Note: This is a guest post from Dr. Jonathan Sandberg, a professor in FHSS’s School of Family Life. Professor Sandberg is involved in the Marriage and Family Therapy Programs at BYU, a Certified Emotionally Focused Supervisor with the Ottawa Couple and Family Institute, and a licensed marriage and family therapist in Utah.
I once heard from a young person something very insightful, a comment like this: “I guess I am just in love with the feeling of being in love.” Yes, feeling deep love from and for another person is a sublime experience. But, it is about the deep, serene, and settled sense of safety and security that comes with mature romantic love I write about today. That type of safety within a couple relationship has a name; it is called “attachment security”. The concept of secure or insecure attachment actually has its roots in parent-child research. John Bowlby, and later others, proposed that when a child feels a parent is accessible (“I can find you”) and responsive (“you reach out to me and comfort me when I call”), a secure attachment can develop. Accessibility and responsiveness become key attachment behaviors.
Other researchers have since proposed that a similar process occurs within a romantic relationship, namely, when a partner can consistently reach out for and find love and reassurance from her/his spouse, a secure bond of attachment is created. Sue Johnson has described this bonding as engagement. Accessibility, responsiveness, and engagement are three key attachment behaviors, and when present in a relationship, couples are more likely to feel satisfied and stable in their relationship, as well as communicate more effectively.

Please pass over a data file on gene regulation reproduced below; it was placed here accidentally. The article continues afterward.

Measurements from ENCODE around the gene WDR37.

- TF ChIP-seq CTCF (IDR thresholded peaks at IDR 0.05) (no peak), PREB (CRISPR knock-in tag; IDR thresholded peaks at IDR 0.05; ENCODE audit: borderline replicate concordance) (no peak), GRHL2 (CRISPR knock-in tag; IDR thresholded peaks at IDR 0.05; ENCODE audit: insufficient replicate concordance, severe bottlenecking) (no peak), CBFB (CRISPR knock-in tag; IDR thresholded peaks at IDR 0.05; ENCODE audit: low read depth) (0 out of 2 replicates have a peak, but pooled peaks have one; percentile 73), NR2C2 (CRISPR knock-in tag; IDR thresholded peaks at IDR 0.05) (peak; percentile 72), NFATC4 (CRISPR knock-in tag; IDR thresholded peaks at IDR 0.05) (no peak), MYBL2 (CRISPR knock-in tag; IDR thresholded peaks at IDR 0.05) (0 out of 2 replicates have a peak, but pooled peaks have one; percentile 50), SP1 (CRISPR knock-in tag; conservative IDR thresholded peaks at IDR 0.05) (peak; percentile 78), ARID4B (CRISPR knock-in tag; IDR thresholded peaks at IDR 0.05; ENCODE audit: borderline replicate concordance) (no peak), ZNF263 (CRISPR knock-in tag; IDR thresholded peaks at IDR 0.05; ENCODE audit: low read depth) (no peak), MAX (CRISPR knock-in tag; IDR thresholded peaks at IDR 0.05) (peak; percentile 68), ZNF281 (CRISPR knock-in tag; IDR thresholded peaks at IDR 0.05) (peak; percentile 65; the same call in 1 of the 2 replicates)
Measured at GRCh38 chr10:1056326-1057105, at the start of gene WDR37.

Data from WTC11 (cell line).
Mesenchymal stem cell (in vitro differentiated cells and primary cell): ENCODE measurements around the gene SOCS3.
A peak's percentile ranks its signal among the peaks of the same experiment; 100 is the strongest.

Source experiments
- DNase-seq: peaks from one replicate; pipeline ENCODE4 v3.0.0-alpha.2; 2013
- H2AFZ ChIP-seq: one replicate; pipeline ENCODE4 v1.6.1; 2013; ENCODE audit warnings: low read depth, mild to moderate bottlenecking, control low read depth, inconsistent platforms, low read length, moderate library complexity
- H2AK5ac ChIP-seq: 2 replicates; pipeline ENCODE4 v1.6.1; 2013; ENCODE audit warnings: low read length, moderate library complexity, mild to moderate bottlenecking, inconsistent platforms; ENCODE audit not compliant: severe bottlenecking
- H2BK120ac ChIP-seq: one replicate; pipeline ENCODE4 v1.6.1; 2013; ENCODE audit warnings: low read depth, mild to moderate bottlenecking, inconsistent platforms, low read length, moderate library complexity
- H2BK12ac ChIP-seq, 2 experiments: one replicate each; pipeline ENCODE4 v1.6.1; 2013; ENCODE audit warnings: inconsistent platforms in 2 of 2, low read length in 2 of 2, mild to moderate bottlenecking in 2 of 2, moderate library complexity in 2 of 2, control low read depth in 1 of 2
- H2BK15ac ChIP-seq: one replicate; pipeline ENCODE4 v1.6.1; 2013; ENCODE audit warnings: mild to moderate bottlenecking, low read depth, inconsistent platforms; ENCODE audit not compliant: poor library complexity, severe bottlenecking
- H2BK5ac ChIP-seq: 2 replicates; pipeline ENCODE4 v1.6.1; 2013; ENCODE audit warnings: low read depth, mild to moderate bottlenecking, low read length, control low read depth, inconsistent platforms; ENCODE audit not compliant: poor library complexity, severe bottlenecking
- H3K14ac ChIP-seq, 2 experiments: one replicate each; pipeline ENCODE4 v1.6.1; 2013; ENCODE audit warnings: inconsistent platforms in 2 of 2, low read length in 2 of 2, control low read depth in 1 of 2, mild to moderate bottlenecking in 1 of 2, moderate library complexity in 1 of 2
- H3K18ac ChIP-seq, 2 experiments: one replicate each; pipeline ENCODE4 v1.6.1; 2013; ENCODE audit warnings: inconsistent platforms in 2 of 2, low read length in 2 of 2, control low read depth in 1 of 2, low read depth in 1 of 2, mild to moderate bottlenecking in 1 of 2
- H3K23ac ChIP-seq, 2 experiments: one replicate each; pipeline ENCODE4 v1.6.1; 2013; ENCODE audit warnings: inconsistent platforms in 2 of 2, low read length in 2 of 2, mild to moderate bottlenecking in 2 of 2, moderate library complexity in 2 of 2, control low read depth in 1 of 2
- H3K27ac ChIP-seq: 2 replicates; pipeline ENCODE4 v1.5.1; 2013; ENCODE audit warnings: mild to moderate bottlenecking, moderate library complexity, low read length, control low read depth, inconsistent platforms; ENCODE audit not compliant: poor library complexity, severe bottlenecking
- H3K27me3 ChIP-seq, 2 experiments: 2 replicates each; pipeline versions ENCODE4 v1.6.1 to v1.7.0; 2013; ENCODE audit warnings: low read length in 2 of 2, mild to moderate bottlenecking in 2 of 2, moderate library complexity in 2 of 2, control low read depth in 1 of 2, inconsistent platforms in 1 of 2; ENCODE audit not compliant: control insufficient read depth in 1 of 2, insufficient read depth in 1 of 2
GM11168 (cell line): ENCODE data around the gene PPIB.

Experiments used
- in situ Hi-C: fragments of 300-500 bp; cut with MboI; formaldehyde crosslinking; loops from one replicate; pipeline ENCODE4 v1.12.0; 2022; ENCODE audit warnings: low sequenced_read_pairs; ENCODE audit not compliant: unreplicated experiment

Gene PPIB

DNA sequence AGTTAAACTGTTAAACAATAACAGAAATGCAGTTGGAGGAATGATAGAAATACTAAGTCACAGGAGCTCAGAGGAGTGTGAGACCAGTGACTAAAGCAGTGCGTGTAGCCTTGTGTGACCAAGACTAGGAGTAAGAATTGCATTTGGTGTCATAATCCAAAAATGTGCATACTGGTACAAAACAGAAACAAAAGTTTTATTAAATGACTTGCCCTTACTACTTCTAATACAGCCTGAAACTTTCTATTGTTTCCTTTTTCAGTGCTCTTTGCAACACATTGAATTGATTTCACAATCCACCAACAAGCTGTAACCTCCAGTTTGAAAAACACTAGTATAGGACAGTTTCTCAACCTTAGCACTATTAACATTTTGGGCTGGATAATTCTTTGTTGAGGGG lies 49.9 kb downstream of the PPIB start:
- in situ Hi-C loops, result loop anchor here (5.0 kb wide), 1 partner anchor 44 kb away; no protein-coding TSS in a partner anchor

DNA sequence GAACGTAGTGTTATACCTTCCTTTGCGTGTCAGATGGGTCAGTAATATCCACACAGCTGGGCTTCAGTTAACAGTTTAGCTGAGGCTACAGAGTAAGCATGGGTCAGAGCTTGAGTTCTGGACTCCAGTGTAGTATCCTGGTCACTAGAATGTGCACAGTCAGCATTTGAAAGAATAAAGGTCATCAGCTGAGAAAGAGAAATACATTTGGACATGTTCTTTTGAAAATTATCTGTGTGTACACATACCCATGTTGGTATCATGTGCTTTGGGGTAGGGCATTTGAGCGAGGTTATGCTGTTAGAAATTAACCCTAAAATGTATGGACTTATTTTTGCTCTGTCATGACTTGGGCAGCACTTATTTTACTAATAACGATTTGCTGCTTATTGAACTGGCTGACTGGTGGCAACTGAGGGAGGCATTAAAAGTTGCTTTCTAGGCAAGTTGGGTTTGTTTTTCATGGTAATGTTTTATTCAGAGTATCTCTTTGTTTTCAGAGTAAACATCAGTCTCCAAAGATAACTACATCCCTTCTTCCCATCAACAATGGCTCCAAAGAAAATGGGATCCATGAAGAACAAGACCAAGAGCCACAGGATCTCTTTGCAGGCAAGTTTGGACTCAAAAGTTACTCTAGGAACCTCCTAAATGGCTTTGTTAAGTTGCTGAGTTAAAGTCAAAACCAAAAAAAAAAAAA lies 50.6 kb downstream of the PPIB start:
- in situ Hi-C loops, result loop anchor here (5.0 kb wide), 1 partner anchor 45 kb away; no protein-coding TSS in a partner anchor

How then can a couple promote these key attachment behaviors in their relationship?
Attachment Do’s and Don’ts
To be more accessible,
- answer her/his phone calls
- schedule and follow through on plans to spend face-to-face time (not facetime) together
- place work, church service, or children above the marriage
- give too large a portion of your time to hobbies
To be more responsive,
- put down or put away all electronic devices when together with your spouse—this appears to be the primary impediment to responsiveness in modern marriages
- develop good listening skills (look at your partner when s/he is talking to you, validate, etc.)
- ignore or dismiss your partner or her/his feelings
- give the silent treatment
To be more engaged,
- be warm and reassuring when your partner is in distress
- express your commitment to and confidence in your spouse
- criticize or give advice when your partner reaches out to you
- take over her/his problem, which conveys a message that you think they are not competent
We can all take small steps to increase our accessibility and responsiveness to and engagement with our spouses. These steps can make a difference in our marriage.
What are your thoughts on these do’s and don’ts? What has worked for you in creating attachment security?
For more tips on building attachment security, take the RELATE assessment!